My Personal Journey : Part 4

I have neglected, so far, to mention that at the same time that much of this was going on, I was in the process of developing an actual, mostly healthy relationship with a young lady with whom I was attending high school.  Let’s call her Susan, just to keep things simple, but that was not her actual name, of course.

She was wonderful.  In all likelihood, she still is wonderful.  In other circumstances, it might have been a relationship that could have lasted.  Our original plans were that it should, of course.   We met when she moved across the country with her family at age 15 and started to attend my high school.  She was one of two girls in the school who could keep up with me intellectually, and while she came from a Southern Baptist background, she was in a similar anti-Christian mood at the time and while I kept most of my involvement with the Lodge away from her, I felt like we were aligned in all of the ways that mattered to me at the time.  Of course, my conception of what was important then was very different than it is today.

Living in a largely apathetic household and having a great deal of autonomy, I was free to pursue my relationship with Susan in any time that I was not already involved in some other activity (and there were a lot of those in those days.)  We grew close quickly, and it soon became a focus for more and more of my attention.  

She felt like she did not fit well in high school, so she graduated a year early and started college while I was still a high school senior.  I almost followed her.  Im retrospect, I am glad that I didn’t, but it might have removed me from the influence of the Lodge sooner, so it’s hard to know how things might have changed.  But I stayed in high school and had an awesome senior year – with a few dark places, some of which I ended up seeking out, and some of which found me.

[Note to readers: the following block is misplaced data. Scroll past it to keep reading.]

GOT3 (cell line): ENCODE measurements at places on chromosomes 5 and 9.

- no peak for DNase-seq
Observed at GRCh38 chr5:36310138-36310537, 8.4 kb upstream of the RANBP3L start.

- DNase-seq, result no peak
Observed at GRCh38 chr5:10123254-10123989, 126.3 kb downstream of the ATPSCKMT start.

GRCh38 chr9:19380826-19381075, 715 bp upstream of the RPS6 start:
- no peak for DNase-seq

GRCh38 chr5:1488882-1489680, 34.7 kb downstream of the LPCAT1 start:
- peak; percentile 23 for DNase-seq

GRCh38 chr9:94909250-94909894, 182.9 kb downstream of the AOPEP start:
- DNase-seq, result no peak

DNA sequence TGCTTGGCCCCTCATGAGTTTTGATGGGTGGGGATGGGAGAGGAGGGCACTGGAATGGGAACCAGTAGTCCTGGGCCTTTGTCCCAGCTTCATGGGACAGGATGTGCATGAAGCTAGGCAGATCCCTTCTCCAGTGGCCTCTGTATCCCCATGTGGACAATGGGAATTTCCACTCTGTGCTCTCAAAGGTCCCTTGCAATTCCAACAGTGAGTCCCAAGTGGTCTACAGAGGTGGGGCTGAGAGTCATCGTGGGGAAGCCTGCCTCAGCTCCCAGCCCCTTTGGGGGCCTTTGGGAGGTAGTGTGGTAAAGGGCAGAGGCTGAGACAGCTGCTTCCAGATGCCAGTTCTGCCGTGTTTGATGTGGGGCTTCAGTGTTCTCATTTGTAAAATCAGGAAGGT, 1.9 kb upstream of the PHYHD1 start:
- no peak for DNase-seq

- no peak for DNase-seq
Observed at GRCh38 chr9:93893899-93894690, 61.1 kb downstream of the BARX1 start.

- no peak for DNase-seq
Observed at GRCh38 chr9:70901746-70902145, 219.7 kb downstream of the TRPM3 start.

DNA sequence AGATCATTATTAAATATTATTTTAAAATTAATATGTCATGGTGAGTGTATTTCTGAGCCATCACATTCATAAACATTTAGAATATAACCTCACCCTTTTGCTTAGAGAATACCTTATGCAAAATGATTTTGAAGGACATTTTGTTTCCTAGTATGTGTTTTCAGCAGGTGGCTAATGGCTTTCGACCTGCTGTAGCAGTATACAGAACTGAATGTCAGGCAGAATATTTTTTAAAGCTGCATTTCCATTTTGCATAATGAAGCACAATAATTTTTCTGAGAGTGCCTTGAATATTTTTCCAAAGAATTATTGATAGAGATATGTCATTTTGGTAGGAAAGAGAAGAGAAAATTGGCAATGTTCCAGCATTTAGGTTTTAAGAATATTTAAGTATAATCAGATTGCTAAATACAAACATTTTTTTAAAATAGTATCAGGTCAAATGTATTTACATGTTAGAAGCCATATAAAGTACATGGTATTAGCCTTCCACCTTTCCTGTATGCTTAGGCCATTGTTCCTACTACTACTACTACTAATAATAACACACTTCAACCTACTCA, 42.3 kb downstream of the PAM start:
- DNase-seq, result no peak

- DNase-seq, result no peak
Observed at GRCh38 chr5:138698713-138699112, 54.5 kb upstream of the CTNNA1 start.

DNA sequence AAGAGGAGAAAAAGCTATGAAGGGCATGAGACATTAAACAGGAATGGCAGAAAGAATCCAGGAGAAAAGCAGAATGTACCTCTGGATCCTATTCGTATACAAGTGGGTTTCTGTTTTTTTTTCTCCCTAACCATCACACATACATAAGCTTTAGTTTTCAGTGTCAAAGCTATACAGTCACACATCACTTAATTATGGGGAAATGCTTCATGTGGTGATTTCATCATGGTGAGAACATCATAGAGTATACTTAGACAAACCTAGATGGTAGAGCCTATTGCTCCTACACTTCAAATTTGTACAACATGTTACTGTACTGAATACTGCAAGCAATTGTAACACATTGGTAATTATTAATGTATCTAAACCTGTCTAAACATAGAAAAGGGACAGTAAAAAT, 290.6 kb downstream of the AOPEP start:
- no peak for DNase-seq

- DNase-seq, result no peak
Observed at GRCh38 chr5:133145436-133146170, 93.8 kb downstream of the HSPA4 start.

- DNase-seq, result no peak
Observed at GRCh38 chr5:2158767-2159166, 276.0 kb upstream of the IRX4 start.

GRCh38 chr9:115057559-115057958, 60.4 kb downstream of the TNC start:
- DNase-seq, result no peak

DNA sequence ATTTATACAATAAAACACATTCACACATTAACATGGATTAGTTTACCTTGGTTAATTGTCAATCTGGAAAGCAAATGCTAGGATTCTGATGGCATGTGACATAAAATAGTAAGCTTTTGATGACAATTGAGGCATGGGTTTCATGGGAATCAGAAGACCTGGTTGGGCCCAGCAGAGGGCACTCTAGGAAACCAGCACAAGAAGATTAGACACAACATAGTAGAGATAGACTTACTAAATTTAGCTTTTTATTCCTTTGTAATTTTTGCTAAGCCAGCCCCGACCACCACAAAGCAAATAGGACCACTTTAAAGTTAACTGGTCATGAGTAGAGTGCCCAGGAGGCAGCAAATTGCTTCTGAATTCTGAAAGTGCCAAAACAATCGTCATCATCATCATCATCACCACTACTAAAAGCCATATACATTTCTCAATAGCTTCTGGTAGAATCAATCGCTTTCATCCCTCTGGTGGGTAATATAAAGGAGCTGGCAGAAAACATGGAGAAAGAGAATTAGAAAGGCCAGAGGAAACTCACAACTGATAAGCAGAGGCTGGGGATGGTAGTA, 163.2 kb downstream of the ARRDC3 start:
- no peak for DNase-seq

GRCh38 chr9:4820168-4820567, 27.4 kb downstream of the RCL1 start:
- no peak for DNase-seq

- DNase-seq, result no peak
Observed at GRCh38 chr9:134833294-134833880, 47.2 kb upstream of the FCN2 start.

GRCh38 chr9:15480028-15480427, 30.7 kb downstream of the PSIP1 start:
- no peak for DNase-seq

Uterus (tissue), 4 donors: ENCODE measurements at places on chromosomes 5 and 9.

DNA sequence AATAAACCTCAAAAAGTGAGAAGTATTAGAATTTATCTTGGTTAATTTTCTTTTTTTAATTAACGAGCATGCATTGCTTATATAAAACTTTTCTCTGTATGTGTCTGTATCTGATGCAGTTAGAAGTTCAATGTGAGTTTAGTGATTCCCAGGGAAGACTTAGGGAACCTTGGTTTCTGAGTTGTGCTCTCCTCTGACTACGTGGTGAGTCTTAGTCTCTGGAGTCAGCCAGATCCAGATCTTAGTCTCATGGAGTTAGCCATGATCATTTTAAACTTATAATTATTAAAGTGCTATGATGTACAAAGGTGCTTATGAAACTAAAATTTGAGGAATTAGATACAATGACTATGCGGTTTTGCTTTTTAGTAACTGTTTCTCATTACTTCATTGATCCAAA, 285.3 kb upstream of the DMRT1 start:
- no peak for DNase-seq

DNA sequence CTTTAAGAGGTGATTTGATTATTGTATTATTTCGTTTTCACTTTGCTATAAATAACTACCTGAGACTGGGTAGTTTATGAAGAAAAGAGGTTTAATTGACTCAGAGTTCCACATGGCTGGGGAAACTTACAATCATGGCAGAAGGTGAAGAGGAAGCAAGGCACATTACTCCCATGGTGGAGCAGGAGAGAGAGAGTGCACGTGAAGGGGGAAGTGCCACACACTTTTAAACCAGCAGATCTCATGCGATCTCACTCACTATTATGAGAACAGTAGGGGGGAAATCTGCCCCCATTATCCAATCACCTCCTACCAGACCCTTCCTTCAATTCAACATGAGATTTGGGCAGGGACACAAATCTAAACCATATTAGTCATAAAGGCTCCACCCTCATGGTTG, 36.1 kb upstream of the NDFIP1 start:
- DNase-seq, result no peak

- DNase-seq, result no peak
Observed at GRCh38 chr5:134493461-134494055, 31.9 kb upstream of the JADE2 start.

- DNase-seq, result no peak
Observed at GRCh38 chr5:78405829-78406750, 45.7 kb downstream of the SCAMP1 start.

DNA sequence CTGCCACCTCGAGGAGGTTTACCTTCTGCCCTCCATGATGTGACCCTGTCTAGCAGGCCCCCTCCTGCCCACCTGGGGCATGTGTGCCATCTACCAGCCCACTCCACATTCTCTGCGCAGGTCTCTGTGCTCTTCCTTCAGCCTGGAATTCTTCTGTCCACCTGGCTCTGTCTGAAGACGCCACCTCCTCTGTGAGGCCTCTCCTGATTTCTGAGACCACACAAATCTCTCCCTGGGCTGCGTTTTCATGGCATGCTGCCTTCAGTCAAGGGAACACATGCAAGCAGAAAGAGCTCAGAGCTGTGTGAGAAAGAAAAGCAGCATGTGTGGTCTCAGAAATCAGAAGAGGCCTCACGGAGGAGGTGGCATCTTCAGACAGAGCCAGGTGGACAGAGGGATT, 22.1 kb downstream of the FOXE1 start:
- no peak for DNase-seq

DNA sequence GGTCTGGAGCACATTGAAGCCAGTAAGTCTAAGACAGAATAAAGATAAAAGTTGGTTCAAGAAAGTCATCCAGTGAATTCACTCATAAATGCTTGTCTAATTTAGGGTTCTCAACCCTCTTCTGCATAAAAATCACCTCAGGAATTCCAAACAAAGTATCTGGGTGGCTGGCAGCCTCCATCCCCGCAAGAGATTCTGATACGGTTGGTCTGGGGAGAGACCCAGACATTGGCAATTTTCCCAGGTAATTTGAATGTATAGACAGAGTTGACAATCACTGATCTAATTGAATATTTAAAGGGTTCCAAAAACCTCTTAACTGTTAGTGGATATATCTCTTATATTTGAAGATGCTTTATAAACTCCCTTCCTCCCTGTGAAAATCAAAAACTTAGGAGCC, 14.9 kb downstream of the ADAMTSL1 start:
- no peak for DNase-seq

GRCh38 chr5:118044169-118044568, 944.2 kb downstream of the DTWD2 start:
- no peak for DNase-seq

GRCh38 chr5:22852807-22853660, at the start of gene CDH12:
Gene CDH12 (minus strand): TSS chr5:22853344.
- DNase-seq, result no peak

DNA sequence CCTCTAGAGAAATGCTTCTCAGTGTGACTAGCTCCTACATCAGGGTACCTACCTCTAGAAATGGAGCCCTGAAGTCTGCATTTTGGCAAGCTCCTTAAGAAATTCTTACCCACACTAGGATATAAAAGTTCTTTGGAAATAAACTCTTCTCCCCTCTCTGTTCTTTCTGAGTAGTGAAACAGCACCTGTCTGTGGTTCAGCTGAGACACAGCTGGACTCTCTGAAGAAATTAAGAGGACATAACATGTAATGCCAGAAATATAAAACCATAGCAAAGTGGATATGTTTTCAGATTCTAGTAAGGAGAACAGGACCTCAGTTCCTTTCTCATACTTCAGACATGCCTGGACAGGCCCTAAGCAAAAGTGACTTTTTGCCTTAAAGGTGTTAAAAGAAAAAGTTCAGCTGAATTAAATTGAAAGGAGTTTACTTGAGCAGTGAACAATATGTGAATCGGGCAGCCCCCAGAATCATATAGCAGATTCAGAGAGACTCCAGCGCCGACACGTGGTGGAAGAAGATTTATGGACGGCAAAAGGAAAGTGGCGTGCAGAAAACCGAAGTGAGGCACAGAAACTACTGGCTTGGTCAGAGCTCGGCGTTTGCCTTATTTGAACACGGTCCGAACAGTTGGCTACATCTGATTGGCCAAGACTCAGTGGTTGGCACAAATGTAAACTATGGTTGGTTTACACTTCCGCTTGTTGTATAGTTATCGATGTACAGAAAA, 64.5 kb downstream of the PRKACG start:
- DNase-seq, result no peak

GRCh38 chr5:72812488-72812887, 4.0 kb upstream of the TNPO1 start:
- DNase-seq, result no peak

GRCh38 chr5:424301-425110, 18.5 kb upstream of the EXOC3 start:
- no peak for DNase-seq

This next part gives me squicky feels too… Susan’s parents had money.   They probably had more assets than I will ever acquire, and growing up on a horse ranch, I never wanted for space and things to keep my mind occupied, but I really had no idea how big the difference between ‘comfortable’ and ‘wealthy’ was until then.  I hate to admit this now, and at the time I was wholly incapable of even seeing it, but I used them for their ability to influence people and make things easier through the application of money pressure.  I did love Susan.  I still love Susan, if I’m being honest, but I also used her and her family, and I do wonder if I would have been as interested in Susan if not for the fringe benefits of a relationship with her… not because any part of my feelings were disingenuous, but because I was not a very well-formed human just yet. 

I console myself with the knowledge that every human manipulates others, consciously or unconsciously, to get the things that we need or desire.  I was not consciously manipulating Susan, but I can see in retrospect that I did end up manipulating her quite a bit.

I was not quite so self-aware then, and I was a much more selfish person in general.

Susan and I had a plan.  She started school at Cal Poly San Luis Obispo, and I planned to attend UC Santa Barbara (which is only about an hour away by car).  We were both engineering undergrads, but our plans for grad school were divergent.  She planned to pursue a JD (and ended up getting an MBA at the same time for good measure) and go into patent law or become inside corporate counsel for a technology company.  I planned to go to medical school and pursue a career in biomechanics or biomedical engineering.  While we were not actually modeling our lives after the Huxtables, it was a comparison that was often made.